The Bible talks a lot about the dangers of money. Money isn’t a bad thing. The problem is that money can corrupt. Paul reminds us in 1 Timothy 6:7 that, “We brought nothing into the world, and we can take nothing out of it” (NIV). Even so, many people are not content to have the food and clothing Paul mentions in the next verse. People want more. And that desire to always have more keeps man from being content with the blessings of God.
In verse 6, Paul says “godliness with contentment is great gain” (ESV). Great gain. To be content with godliness is great gain. Yet, there is a warning here. Paul notes that many people want to be rich. The desire causes them to fall into temptation. They want more. They desire more. This results in entrapment by “foolish and harmful desires.”
God knows our needs and He sees to it that we have whatever we need to continue forward with what He has called us to do in life. When we take our focus off of His plan for our life, and we try to be like the Jones family next door, we plunge into ruin and destruction. We spend our life trying to live like someone else and we miss what God wanted for us. We focus on getting more, on building an earthly kingdom, instead of fixing our eyes on the Kingdom. Don’t take the plunge. Thank God for His blessings!
“But people who long to be rich fall into temptation and are trapped by many foolish and harmful desires that plunge them into ruin and destruction.” – 1 Timothy 6:9 [NLT]
More Than a Story is a 12 week study of the parables of Jesus. This is the first week: RICHNESS.
More Than a Story: Richness
[The Rich Fool: Luke 12:13-21]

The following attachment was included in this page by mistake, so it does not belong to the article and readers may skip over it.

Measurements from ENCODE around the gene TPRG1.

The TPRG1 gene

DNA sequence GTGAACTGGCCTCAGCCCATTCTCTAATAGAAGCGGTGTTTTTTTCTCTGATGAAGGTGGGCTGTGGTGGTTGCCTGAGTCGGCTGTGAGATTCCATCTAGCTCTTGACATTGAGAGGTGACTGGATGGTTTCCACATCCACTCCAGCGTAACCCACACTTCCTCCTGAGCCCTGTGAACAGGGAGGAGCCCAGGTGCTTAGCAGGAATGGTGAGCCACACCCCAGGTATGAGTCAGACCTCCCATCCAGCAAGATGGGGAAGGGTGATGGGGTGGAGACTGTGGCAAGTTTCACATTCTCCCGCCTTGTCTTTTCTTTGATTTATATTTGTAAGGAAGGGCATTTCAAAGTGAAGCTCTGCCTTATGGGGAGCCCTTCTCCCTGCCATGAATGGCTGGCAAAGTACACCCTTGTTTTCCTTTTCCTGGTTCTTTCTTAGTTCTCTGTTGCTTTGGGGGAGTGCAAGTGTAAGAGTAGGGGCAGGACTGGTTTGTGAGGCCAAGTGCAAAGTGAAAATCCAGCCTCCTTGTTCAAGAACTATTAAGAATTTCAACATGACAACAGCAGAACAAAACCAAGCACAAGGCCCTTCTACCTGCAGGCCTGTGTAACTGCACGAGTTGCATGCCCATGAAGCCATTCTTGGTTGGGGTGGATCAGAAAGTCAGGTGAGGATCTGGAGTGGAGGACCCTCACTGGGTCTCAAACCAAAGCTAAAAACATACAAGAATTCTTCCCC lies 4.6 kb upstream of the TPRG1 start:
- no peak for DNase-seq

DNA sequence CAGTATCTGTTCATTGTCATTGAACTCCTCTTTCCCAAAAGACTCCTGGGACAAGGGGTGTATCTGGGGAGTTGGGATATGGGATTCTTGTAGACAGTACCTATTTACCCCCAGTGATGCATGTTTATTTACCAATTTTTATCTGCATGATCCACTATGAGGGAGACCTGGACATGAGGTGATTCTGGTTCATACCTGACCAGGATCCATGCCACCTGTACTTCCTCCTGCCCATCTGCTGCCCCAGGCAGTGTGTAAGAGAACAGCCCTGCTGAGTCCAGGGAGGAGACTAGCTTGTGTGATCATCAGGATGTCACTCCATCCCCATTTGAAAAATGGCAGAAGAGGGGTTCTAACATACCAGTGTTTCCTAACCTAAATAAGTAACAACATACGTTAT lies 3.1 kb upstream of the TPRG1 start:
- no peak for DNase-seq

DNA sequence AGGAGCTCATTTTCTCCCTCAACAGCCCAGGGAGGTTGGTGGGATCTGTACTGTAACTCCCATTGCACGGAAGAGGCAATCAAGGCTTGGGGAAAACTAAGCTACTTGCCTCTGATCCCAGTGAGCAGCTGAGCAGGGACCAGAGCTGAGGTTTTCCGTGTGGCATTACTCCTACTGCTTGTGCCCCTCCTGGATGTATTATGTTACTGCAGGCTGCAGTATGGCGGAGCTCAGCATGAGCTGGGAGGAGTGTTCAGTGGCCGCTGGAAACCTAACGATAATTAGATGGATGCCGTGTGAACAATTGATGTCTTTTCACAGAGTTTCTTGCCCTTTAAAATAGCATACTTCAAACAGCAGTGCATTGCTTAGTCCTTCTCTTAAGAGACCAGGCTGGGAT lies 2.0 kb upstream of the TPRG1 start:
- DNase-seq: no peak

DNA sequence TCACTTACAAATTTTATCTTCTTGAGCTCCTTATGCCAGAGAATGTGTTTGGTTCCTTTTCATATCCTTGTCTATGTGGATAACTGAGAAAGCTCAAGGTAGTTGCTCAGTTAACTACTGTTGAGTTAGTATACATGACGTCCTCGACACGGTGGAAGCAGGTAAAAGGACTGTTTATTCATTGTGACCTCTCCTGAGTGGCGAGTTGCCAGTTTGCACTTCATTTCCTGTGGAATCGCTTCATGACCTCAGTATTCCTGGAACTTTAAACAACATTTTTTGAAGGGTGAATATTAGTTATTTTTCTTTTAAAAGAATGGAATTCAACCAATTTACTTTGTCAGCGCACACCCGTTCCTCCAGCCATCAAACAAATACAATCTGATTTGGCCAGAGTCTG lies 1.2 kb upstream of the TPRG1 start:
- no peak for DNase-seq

BE ON GUARD AGAINST COVETOUSNESS
Covetousness – desire to have more than you have
LIFE DOES NOT CONSIST OF ABUNDANCE OF POSSESSIONS
Possessions are useless when life is gone
Cannot truly live when fixated on possessions
- Focused on protecting what you have
- Focused on getting more – never enough
- Focus is idolatry – God doesn’t have 1st place in life
Rich man called a fool. Jesus says, “So is the one who lays up treasure for himself and is not rich toward God” (v. 21 ESV). He’s not called fool for being productive or profitable.
Matthew 6:19-21: “Do not store up for yourselves treasures on earth, where moths and vermin destroy, and where thieves break in and steal. But store up for yourselves treasures in heaven, where moths and vermin do not destroy, and where thieves do not break in and steal. For where your treasure is, there your heart will be also.” [NIV]
Notice that the rich fool is not just called a fool; he’s a fool who loses his soul.
Our possessions: Time – Treasure – Talents
These can be hazardous or helpful. You decide.
Hazardous = It becomes your life <<OR>> Helpful = 1 Timothy 6:17-19
“Tell those rich in this world’s wealth to quit being so full of themselves and so obsessed with money, which is here today and gone tomorrow. Tell them to go after God, who piles on all the riches we could ever manage—to do good, to be rich in helping others, to be extravagantly generous. If they do that, they’ll build a treasury that will last, gaining life that is truly life.” [MSG]
True Life — Eternal Life Life is knowing God
“Now this is eternal life: that they know you, the only true God, and Jesus Christ, whom you have sent” (John 17:3 NIV).
“Yes, everything else is worthless when compared with the infinite value of knowing Christ Jesus my Lord. For his sake I have discarded everything else, counting it all as garbage, so that I could gain Christ” (Philippians 3:8 NLT).
Bible Study Questions:
1) The brother who approached Jesus at the beginning of the passage was covetous. The “rich fool” in the parable told by Jesus was also covetous. Jesus said to “be on your guard against all covetousness” (v. 15).
What are some instances when we are covetous?
How can we be on guard against this covetousness?
2) When reading verses 17-19, what words stick out to you?
3) What was the focus of both the brother and the “rich fool”?
4) Can one be “rich” in possessions (“treasure” – money) and still be rich toward God? If so, how?
5) How can we be rich toward God?
6) John 17:3 says that eternal life is knowing God and Jesus Christ. What does that mean? What is the difference between knowing of God, knowing about God, or truly knowing God? How does that look in our lives?
More Than A Story is a 12-week Sermon Series and Bible Study focused on the parables of Jesus.